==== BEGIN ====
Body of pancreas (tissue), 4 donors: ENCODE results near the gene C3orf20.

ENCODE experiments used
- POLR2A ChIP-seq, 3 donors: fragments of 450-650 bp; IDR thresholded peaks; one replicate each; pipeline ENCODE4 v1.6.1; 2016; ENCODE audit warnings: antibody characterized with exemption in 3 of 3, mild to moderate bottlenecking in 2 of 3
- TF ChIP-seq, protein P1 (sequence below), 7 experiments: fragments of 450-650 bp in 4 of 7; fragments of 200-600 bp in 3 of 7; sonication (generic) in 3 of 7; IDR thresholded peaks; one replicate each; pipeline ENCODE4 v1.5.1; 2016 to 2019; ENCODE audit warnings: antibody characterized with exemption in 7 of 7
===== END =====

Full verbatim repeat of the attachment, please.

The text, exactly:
Body of pancreas (tissue), 4 donors: ENCODE results near the gene C3orf20.

ENCODE experiments used
- POLR2A ChIP-seq, 3 donors: fragments of 450-650 bp; IDR thresholded peaks; one replicate each; pipeline ENCODE4 v1.6.1; 2016; ENCODE audit warnings: antibody characterized with exemption in 3 of 3, mild to moderate bottlenecking in 2 of 3
- TF ChIP-seq, protein P1 (sequence below), 7 experiments: fragments of 450-650 bp in 4 of 7; fragments of 200-600 bp in 3 of 7; sonication (generic) in 3 of 7; IDR thresholded peaks; one replicate each; pipeline ENCODE4 v1.5.1; 2016 to 2019; ENCODE audit warnings: antibody characterized with exemption in 7 of 7